Peter Swire

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Peter Swire
Born (1958-05-15) May 15, 1958 (age 60)
EducationPrinceton University,
Université Libre de Bruxelles,
Yale Law School
OccupationProfessor, Scheller College of Business at the Georgia Institute of Technology,
Senior Counsel, Alston & Bird
Spouse(s)Annie Antón
Websitewww.peterswire.net

Peter Swire (born May 15, 1958) is the Elizabeth and Tommy Holder Chair and Professor of Law and Ethics in the Scheller College of Business at the Georgia Institute of Technology. He is an internationally recognized expert in privacy law. Swire is also a Senior Fellow at the Future of Privacy Forum and a member of the National Academies of Science and Engineering Forum on Cyber Resilience.[1] During the Clinton Administration, he became the first person to hold the position of Chief Counselor for Privacy in the Office of Management and Budget. In this role, he coordinated administration policy on privacy and data protection, including interfacing with privacy officials in foreign countries. He may be best known for shaping the Health Insurance Portability and Accountability Act Privacy Rule while serving as the Chief Counselor for Privacy. In November, 2012 he was named as co-chair of the Tracking Protection Working Group of the World Wide Web Consortium (W3C), to attempt to mediate a global Do Not Track standard.[2][3] In August 2013, President Obama named Swire as one of five members of the Director of National Intelligence Review Group on Intelligence and Communications Technologies.[4]

Education[edit]

Swire graduated summa cum laude with an A.B. degree from the Woodrow Wilson School of Public and International Affairs at Princeton with a concentration in economics in 1980. Swire also earned a membership in the Phi Beta Kappa society. After earning his undergraduate degree, Swire studied at the Université Libre de Bruxelles on a Rotary International Ambassadorial Scholarship. In 1985, Swire graduated from Yale Law School where he was the Senior Editor of the Yale Law Journal. Upon graduation, Swire clerked for the Honorable Ralph K. Winter, Jr. at the United States Court of Appeals for the Second Circuit from 1985 to 1986.

Career[edit]

Swire started his professional career as an associate for Powell, Goldstein, Frazer & Murphy in Washington, D.C. In 1990, he began his academic career as an Associate Professor at the University of Virginia School of Law. Swire began teaching at Ohio State University in 1996, but left the university in April 1999 to become the first Chief Counselor for Privacy in the Office of Budget and Management during the Clinton Administration.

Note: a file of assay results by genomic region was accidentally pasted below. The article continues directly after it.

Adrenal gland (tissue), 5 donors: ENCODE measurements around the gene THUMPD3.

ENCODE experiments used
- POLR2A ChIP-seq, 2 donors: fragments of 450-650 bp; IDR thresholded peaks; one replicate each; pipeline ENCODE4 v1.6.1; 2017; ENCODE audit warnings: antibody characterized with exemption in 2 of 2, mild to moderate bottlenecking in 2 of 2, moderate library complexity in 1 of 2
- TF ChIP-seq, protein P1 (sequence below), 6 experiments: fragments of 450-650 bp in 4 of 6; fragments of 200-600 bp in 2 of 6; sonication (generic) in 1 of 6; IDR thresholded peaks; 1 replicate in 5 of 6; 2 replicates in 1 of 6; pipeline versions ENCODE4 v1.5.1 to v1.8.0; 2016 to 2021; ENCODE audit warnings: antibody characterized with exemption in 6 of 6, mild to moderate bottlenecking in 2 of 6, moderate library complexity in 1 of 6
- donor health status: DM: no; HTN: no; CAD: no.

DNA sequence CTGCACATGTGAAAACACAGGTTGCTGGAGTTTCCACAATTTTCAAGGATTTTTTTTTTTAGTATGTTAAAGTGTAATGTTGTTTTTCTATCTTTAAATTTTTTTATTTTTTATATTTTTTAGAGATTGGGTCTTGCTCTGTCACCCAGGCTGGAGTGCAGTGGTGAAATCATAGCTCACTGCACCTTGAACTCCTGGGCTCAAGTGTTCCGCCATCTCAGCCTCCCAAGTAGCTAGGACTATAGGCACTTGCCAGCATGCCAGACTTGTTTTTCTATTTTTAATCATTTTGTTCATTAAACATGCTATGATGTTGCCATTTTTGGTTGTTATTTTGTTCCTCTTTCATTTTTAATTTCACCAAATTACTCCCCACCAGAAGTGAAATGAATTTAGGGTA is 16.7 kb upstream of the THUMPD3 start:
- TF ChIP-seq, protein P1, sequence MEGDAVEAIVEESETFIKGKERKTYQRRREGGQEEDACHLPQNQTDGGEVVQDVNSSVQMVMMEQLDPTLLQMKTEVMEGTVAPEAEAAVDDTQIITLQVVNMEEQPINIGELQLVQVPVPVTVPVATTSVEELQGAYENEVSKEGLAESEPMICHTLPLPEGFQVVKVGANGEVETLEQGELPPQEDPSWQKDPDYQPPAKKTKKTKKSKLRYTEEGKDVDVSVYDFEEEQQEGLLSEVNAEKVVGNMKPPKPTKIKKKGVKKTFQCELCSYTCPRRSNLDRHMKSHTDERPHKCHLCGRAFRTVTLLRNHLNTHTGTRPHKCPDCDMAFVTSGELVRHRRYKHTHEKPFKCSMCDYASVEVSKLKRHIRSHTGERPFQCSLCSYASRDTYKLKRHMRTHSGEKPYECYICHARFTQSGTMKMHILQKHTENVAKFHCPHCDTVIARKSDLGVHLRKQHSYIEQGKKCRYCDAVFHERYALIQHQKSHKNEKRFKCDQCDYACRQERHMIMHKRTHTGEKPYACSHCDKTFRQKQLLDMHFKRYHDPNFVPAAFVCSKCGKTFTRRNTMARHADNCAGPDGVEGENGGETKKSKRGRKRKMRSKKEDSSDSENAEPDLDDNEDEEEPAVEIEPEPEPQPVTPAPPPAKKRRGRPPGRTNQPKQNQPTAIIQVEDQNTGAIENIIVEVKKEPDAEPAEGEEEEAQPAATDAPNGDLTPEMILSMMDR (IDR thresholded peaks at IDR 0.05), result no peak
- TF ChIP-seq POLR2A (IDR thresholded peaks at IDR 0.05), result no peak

As the Chief Counselor for Privacy in the Clinton administration, Swire became known as a behind-the-scenes go-to guy.[5] Swire shepherded the creation of the HIPAA Privacy Rule by working with the Department of Health and Human Services to create a proposed privacy rule. The proposed privacy rule was opened up for public comment and generated over 52,000 comments. The final text of the rule was announced by President Bill Clinton and the Secretary of Health and Human Services, Donna Shalala on December 20, 2000. During his time in the Clinton Administration, Swire also chaired a 15-agency White House Working Group on updating wiretap law for the Internet age.[6]

In early 2001, Swire resumed his position at Ohio State, and became Director in 2002 of the Washington D.C. Summer Program for the Moritz College of Law. In 2005, Swire was named the C. William O'Neil Professor in Law and Judicial Administration at the Moritz College of Law of Ohio State University . Swire has researched many elements of technology law, including privacy, data brokering,[7][8] electronic surveillance,[9] and computer security. He is a founding faculty editor of I/S: A Journal of Law and Policy for the Information Society and with Jonathan Zittrain is the editor of Cyberspace Law Abstracts of the Social Science Research Network.